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Gene Review

Adh  -  Alcohol dehydrogenase

Drosophila melanogaster

Synonyms: ADH, Adh3, BG:DS01486.8, CG32954, CG3481, ...
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Disease relevance of Adh


High impact information on Adh

  • Using truncated Adh constructs, a nontranscribed segment in the Adh regulatory region was found to be one of the sequences required for homology recognition [6].
  • Polycomb and polyhomeotic proteins are bound to the chromatin at the sites of the repressed w-Adh transgenes [7].
  • In addition, multiple transgenes reduce endogenous Adh transcripts, a result that is strongly analogous to "cosuppression" phenomena described in many plant species but which has not been previously observed in animals [7].
  • When two to six copies of a white promoter-Alcohol dehydrogenase (Adh) reporter fusion gene are introduced into the genome, the expression is progressively reduced both in larvae and adults rather than the expected gene dosage effect [7].
  • TAFs and TFIIA mediate differential utilization of the tandem Adh promoters [8].

Chemical compound and disease context of Adh


Biological context of Adh


Anatomical context of Adh

  • The identification involved hybridization selection of ADH-mRNA and in vitro translation, in situ hybridization to the Adh locus on salivary gland polytene chromosomes and DNA sequencing [2].
  • The mRNA for alcohol dehydrogenase (ADH) in D. melanogaster has been identified by translation in a cell-free system [2].
  • We present evidence that the Drosophila ADH is phylogenetically more closely related to P6, another highly expressed protein from the fat body of Drosophila, than it is to the short-chain dehydrogenases [16].
  • Both early and late Drosophila chorion gene promoters confer correct temporal, tissue and sex specificity on a reporter Adh gene [17].
  • To further examine the proposed structure, site-directed mutations were generated in vitro in a cloned D. melanogaster Adh gene, and the mutant constructs were introduced into the Drosophila germ line through P-element mediated transformation [18].

Associations of Adh with chemical compounds

  • From the molecular weight of the mutant protein, and from the known sequence of the ADH gene (Benyajati et al., Proc.Natl.Acad.Sci. USA 78, 2717-2721, 1981), we conclude that the tryptophan codon UGG in position 234 has been changed into a UGA nonsense codon in the CyOnB mutant [19].
  • Analysis of the ADH protein showed an amino acid change from valine to threonine in the active site at position 189 which is also found in D. funebris but is otherwise unique among DROSOPHILA: This difference alone may be responsible for the very low ADH activity found in this species and may cause a difference in substrate usage pattern [20].
  • Furthermore, the cysteine mutant and arginine mutant have different substrate specificity and behave differently on competitive inhibition than wild-type ADH [21].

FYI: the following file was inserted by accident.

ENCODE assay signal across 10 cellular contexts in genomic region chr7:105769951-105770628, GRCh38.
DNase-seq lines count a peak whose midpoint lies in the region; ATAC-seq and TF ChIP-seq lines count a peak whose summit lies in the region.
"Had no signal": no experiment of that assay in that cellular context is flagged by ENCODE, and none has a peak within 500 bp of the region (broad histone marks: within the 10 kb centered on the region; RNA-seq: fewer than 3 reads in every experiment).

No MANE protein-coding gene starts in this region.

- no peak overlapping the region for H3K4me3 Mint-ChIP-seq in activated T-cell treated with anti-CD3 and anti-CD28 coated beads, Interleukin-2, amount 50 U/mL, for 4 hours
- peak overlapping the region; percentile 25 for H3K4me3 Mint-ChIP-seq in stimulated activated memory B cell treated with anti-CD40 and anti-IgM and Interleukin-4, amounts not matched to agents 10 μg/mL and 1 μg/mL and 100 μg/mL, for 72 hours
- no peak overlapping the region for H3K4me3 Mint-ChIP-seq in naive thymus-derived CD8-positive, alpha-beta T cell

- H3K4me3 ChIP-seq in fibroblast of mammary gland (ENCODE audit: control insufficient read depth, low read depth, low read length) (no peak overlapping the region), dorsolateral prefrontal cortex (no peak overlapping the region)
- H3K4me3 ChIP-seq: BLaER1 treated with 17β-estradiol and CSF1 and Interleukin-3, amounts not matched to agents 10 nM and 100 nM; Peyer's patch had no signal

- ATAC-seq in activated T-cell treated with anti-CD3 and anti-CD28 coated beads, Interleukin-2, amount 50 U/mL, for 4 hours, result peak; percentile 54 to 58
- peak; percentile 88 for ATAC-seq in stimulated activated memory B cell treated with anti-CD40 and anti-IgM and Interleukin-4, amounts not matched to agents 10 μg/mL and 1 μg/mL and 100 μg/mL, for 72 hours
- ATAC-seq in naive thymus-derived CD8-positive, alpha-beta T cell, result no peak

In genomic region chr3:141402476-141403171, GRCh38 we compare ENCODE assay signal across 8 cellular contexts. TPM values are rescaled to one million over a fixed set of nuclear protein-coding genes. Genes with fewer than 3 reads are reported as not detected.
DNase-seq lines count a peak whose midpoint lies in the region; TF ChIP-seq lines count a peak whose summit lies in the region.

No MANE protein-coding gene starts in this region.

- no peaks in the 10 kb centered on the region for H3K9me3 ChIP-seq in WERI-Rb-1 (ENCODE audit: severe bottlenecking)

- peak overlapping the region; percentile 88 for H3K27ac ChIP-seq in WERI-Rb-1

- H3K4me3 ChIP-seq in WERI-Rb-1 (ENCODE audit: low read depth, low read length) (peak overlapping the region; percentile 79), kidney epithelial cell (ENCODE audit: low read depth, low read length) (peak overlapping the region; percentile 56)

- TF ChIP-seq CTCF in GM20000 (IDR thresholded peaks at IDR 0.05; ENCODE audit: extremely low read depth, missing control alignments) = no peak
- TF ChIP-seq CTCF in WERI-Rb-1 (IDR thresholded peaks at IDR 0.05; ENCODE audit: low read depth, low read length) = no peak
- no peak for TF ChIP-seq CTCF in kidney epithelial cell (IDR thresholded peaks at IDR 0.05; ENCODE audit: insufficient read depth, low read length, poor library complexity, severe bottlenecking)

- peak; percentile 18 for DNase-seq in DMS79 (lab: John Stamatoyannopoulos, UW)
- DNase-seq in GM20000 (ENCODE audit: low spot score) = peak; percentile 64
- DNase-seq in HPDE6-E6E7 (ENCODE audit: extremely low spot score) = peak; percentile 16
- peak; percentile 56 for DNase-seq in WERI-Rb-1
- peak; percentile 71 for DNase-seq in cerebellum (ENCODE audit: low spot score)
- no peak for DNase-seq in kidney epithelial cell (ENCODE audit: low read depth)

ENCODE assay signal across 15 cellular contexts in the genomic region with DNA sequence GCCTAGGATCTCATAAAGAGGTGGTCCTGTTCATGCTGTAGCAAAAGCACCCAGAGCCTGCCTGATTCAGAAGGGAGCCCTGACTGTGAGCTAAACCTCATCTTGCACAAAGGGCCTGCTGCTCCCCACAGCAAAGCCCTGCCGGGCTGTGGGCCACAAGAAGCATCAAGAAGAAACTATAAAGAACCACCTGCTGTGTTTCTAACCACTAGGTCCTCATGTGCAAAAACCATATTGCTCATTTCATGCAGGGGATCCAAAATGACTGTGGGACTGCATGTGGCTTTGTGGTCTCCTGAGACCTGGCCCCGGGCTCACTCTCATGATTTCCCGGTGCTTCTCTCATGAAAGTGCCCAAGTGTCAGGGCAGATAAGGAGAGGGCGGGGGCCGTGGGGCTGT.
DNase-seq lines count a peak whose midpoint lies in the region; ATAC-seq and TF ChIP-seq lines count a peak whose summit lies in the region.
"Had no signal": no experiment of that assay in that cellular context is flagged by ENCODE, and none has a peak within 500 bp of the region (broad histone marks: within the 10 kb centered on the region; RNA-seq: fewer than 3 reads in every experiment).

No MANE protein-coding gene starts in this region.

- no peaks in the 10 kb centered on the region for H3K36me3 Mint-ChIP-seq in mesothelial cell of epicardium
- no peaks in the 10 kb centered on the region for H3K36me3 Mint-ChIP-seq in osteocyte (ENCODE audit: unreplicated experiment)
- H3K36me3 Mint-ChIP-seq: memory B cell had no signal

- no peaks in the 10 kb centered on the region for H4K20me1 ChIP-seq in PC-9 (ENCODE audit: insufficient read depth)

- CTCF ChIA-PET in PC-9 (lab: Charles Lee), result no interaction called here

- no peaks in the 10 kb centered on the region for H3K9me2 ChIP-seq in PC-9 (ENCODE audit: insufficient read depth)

• Drosophila melanogaster alcohol dehydrogenase is an example of convergent evolution: it is not related to the ADHs of other organisms, but to short-chain dehydrogenases, which until now have been found only in bacteria and in mammalian steroid hormone metabolism [16].
  • The evolution of the P6-ADH family of proteins is characterized by a dramatic increase in the methionine content of P6 [16].

Physical interactions of Adh


Regulatory relationships of Adh

  • Here, we provide evidence that this Adh promoter switch is regulated by a zinc finger repressor protein (AEF-1) that is expressed predominantly in adult flies and targets the initiator region of the proximal promoter [26].
  • Purified recombinant Adf-1 expressed in Escherichia coli binds specifically to Adf-1 recognition sites and activates transcription of a synthetic Adh promoter in vitro in a manner indistinguishable from the protein purified from Drosophila [27].
  • In contrast, over expression of FTZ-F1 specifically activates distal Adh expression [25].
  • The genetics of a small autosomal region of Drosophila melanogaster containing the structural gene for alcohol dehydrogenase. VI. Induced revertants of scutoid [28].

Other interactions of Adh


Analytical, diagnostic and therapeutic context of Adh


  1. Alcohol dehydrogenase gene of Drosophila melanogaster: relationship of intervening sequences to functional domains in the protein. Benyajati, C., Place, A.R., Powers, D.A., Sofer, W. Proc. Natl. Acad. Sci. U.S.A. (1981) [Pubmed]
  2. Alcohol dehydrogenase in Drosophila: isolation and characterization of messenger RNA and cDNA clone. Benyajati, C., Wang, N., Reddy, A., Weinberg, E., Sofer, W. Nucleic Acids Res. (1980) [Pubmed]
  3. Polymorphism at the Adh and alpha Gpdh loci in Drosophila melanogaster: effects of rearing temperature on developmental rate, body weight, and some biochemical parameters. Oudman, L., Van Delden, W., Kamping, A., Bijlsma, R. Heredity (1991) [Pubmed]
  4. Alcohol and polyol dehydrogenases are both divided into two protein types, and structural properties cross-relate the different enzyme activities within each type. Jörnvall, H., Persson, M., Jeffery, J. Proc. Natl. Acad. Sci. U.S.A. (1981) [Pubmed]
  5. Enoyl-acyl-carrier-protein reductase and Mycobacterium tuberculosis InhA do not conserve the Tyr-Xaa-Xaa-Xaa-Lys motif in mammalian 11 beta- and 17 beta-hydroxysteroid dehydrogenases and Drosophila alcohol dehydrogenase. Baker, M.E. Biochem. J. (1995) [Pubmed]
  6. Cosuppression of nonhomologous transgenes in Drosophila involves mutually related endogenous sequences. Pal-Bhadra, M., Bhadra, U., Birchler, J.A. Cell (1999) [Pubmed]
  7. Cosuppression in Drosophila: gene silencing of Alcohol dehydrogenase by white-Adh transgenes is Polycomb dependent. Pal-Bhadra, M., Bhadra, U., Birchler, J.A. Cell (1997) [Pubmed]